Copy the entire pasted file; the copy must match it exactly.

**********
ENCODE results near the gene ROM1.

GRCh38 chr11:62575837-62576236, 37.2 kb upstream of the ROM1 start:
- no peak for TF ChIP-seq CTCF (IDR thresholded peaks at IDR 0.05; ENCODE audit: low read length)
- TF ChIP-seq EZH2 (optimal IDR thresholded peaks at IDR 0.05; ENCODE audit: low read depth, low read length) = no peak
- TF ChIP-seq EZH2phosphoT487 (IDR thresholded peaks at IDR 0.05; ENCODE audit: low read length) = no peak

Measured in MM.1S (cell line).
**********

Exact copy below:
ENCODE results near the gene ROM1.

GRCh38 chr11:62575837-62576236, 37.2 kb upstream of the ROM1 start:
- no peak for TF ChIP-seq CTCF (IDR thresholded peaks at IDR 0.05; ENCODE audit: low read length)
- TF ChIP-seq EZH2 (optimal IDR thresholded peaks at IDR 0.05; ENCODE audit: low read depth, low read length) = no peak
- TF ChIP-seq EZH2phosphoT487 (IDR thresholded peaks at IDR 0.05; ENCODE audit: low read length) = no peak

Measured in MM.1S (cell line).